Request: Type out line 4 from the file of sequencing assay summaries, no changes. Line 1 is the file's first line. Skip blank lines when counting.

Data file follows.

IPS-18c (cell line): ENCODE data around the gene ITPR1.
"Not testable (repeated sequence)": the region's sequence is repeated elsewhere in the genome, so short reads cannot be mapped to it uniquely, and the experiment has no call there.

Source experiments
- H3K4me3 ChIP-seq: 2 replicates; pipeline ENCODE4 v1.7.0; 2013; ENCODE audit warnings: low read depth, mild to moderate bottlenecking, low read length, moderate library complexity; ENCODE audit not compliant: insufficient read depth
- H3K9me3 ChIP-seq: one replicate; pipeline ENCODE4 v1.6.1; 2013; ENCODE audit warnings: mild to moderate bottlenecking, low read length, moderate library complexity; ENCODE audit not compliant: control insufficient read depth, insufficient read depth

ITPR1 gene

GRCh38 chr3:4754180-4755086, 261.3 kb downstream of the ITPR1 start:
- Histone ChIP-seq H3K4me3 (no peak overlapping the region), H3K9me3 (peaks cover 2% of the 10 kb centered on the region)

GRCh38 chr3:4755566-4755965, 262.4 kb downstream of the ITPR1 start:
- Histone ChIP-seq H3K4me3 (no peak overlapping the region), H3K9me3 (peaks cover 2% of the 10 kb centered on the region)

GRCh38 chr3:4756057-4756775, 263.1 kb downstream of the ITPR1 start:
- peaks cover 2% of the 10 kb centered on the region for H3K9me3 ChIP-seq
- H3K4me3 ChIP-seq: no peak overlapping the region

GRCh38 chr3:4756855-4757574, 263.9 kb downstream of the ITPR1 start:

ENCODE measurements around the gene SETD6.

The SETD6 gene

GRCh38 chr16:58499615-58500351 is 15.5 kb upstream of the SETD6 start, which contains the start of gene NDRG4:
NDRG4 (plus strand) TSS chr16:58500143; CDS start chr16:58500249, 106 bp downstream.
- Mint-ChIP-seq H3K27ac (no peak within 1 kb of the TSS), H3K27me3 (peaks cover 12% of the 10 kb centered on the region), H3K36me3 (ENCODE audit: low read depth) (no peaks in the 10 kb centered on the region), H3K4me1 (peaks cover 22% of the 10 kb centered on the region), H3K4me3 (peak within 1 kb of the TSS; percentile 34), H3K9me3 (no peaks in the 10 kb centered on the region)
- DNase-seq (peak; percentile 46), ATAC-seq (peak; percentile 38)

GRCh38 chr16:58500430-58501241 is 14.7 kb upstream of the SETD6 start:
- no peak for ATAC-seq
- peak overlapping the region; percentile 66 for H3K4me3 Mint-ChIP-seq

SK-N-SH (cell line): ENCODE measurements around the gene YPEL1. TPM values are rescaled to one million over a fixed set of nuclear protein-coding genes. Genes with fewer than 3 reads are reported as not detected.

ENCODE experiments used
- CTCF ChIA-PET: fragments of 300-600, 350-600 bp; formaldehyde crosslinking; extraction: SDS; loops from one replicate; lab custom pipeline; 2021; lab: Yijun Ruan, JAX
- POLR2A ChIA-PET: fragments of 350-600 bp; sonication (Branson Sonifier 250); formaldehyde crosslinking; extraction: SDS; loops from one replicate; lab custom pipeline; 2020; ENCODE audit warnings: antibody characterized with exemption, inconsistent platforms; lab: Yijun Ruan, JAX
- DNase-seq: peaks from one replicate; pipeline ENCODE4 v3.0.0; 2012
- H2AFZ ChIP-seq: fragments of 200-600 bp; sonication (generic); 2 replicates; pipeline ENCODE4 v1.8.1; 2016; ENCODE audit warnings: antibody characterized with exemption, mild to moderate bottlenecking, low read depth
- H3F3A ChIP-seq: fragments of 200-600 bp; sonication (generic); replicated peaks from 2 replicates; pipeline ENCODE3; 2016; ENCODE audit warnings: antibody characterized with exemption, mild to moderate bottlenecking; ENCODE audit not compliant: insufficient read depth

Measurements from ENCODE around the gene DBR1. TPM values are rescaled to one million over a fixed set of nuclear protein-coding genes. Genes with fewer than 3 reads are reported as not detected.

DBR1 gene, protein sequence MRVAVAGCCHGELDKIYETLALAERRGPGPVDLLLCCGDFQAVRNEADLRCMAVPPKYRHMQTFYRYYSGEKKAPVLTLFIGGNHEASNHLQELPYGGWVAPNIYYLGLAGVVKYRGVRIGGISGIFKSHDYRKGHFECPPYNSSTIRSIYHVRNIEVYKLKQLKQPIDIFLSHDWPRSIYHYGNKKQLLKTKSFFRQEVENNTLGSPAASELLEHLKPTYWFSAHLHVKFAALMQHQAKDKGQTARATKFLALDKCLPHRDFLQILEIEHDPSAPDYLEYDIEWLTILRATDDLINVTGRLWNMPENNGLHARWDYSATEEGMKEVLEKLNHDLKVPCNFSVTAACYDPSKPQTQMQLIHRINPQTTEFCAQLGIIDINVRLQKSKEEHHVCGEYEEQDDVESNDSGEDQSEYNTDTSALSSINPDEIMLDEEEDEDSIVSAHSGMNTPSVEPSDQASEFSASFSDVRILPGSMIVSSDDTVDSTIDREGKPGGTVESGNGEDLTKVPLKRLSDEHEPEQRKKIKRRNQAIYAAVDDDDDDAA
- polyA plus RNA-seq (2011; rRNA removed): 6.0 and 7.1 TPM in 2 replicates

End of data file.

- H3K4me3 ChIP-seq: 2 replicates; pipeline ENCODE4 v1.7.0; 2013; ENCODE audit warnings: low read depth, mild to moderate bottlenecking, low read length, moderate library complexity; ENCODE audit not compliant: insufficient read depth